I have absolutely no idea what just happened. One minute I’m studying in my room and writing in my journal, the next, one of my host sisters is knocking on my door telling me I’m going to Lance’s to study. Lance lives in the house directly behind me, so I tend to see him a lot; we had language class together for two weeks before I got moved to a more advanced group. Normally, after coming home from the technical trainings at the Commune, I’ll spend an hour going over notes from the day in my room and then go downstairs to sit with my host family around the kitchen fire before dinner is ready at 7p. Never in the past three weeks have I left the house. Here, the unsaid rule is once the sun goes down, you stay in your houses. The reasons are numerous. That’s when the mosquitos start coming out, the drunks make their way to our villages’ bar, and possibly the “mpamosavy” (witches)–if the village even ‘has’ any come out to perform their rituals.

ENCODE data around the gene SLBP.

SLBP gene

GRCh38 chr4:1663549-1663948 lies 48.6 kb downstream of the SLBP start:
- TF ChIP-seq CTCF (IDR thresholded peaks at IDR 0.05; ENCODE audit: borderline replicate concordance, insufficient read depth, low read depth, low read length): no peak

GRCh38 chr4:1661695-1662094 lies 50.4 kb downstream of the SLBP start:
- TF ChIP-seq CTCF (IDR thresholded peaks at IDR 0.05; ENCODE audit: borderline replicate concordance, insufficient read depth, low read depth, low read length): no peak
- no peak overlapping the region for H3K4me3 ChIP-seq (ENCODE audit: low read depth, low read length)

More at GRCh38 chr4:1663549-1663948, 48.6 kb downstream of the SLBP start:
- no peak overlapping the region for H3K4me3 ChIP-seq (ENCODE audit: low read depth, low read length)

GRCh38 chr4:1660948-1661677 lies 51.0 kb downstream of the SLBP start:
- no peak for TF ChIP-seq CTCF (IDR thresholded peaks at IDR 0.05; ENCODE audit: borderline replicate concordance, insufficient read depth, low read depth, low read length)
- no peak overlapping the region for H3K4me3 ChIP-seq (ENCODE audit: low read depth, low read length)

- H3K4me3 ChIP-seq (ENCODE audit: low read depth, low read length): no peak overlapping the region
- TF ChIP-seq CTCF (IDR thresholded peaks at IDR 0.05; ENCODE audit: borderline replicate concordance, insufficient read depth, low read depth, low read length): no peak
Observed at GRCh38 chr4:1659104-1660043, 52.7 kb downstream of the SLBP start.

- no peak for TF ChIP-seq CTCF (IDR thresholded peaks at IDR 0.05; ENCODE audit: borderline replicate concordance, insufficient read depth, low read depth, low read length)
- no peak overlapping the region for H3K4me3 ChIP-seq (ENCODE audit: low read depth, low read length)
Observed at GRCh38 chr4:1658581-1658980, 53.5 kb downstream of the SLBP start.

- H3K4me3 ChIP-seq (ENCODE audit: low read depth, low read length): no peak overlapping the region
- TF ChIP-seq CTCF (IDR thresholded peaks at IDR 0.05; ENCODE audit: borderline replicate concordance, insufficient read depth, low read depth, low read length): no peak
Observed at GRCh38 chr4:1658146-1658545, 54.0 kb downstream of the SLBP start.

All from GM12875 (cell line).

So I thought it was a little weird that at 615, when it’s pitch black outside, my family is having me walk to Lance’s house (literally 20 feet) to mianatra, but I just went with it.
Long story short, turns out that Lance and his mom had no idea what was going on when I arrived and I ended up having dinner by candlelight with just Lance (we both don’t have electricity). No mianatra-ing, just dinner. I tried to tell Lance’s mom I was confused by saying ‘menatra aho‘ thinking menatra was the word for confused, which btw is not, and she kept saying tsy menatra ianao, namanas, “don’t be shy/bashful, friends.” Yes menatra was in my dictionary under confused but I didn’t find out until later that it actually means bashful/shy/embarressed. My 17 yr old sister and 20 yr old brother explained to me later in my special Malagasy that I could understand that I was saying I was shy because I liked Lance. **hand to forehead.
And no matter how much I tried to explain that I meant tsy mazava, I don’t understand, I don’t understand what that was all about, all I got was ‘oh okay *wink wink*.’